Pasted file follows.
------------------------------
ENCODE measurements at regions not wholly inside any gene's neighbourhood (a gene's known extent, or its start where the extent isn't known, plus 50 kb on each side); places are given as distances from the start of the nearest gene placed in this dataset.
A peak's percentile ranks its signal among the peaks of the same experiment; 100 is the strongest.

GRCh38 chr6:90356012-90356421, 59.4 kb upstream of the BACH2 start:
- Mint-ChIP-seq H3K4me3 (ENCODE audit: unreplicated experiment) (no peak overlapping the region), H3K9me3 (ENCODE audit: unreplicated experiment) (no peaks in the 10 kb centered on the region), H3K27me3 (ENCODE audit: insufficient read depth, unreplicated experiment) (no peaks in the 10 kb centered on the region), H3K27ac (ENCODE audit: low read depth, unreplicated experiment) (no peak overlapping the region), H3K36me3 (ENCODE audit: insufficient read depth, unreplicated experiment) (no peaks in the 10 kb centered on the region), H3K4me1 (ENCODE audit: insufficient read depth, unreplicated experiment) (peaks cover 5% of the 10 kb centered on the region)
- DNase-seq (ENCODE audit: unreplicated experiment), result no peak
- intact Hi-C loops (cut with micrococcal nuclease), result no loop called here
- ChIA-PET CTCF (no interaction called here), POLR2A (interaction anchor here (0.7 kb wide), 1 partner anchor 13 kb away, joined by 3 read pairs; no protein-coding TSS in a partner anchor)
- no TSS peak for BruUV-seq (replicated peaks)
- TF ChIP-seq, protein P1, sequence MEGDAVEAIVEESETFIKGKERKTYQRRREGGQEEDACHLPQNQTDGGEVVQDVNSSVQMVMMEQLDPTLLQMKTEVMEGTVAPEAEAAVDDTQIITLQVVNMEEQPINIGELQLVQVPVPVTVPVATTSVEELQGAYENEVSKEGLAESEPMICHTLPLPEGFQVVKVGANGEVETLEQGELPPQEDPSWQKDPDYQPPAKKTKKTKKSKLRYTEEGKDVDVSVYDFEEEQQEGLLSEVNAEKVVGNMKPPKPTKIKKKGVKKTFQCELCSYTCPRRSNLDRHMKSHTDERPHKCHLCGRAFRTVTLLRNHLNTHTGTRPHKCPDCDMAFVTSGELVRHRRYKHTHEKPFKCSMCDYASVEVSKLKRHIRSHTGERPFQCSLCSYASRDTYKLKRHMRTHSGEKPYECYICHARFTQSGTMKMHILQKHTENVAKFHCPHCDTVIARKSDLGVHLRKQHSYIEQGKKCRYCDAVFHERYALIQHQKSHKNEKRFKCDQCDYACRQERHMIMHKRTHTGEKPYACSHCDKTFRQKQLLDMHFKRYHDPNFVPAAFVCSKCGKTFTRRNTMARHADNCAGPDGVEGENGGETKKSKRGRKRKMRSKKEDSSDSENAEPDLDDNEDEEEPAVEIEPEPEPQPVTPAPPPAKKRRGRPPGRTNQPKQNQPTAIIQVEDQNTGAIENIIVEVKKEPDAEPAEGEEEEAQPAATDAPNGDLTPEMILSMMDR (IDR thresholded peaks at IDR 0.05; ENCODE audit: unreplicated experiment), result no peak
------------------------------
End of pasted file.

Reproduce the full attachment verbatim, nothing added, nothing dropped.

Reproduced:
ENCODE measurements at regions not wholly inside any gene's neighbourhood (a gene's known extent, or its start where the extent isn't known, plus 50 kb on each side); places are given as distances from the start of the nearest gene placed in this dataset.
A peak's percentile ranks its signal among the peaks of the same experiment; 100 is the strongest.

GRCh38 chr6:90356012-90356421, 59.4 kb upstream of the BACH2 start:
- Mint-ChIP-seq H3K4me3 (ENCODE audit: unreplicated experiment) (no peak overlapping the region), H3K9me3 (ENCODE audit: unreplicated experiment) (no peaks in the 10 kb centered on the region), H3K27me3 (ENCODE audit: insufficient read depth, unreplicated experiment) (no peaks in the 10 kb centered on the region), H3K27ac (ENCODE audit: low read depth, unreplicated experiment) (no peak overlapping the region), H3K36me3 (ENCODE audit: insufficient read depth, unreplicated experiment) (no peaks in the 10 kb centered on the region), H3K4me1 (ENCODE audit: insufficient read depth, unreplicated experiment) (peaks cover 5% of the 10 kb centered on the region)
- DNase-seq (ENCODE audit: unreplicated experiment), result no peak
- intact Hi-C loops (cut with micrococcal nuclease), result no loop called here
- ChIA-PET CTCF (no interaction called here), POLR2A (interaction anchor here (0.7 kb wide), 1 partner anchor 13 kb away, joined by 3 read pairs; no protein-coding TSS in a partner anchor)
- no TSS peak for BruUV-seq (replicated peaks)
- TF ChIP-seq, protein P1, sequence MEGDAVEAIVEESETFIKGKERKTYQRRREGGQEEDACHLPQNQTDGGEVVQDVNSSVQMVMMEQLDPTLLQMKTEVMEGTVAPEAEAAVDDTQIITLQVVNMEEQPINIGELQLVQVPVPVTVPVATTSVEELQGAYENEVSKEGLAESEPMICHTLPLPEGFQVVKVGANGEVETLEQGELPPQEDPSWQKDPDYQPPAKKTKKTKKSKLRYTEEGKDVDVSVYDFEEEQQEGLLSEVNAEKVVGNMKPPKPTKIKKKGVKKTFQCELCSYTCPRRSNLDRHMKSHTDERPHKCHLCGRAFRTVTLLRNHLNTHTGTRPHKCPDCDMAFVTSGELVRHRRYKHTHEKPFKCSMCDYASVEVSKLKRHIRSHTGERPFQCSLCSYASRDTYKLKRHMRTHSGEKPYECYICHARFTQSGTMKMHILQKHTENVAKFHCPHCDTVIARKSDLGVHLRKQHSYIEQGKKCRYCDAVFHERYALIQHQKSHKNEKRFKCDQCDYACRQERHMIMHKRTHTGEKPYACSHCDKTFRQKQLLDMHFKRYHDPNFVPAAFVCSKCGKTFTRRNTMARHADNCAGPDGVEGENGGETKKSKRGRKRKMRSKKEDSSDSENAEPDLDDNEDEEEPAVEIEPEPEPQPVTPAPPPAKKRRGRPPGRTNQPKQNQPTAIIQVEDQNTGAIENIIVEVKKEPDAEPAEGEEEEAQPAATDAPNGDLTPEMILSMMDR (IDR thresholded peaks at IDR 0.05; ENCODE audit: unreplicated experiment), result no peak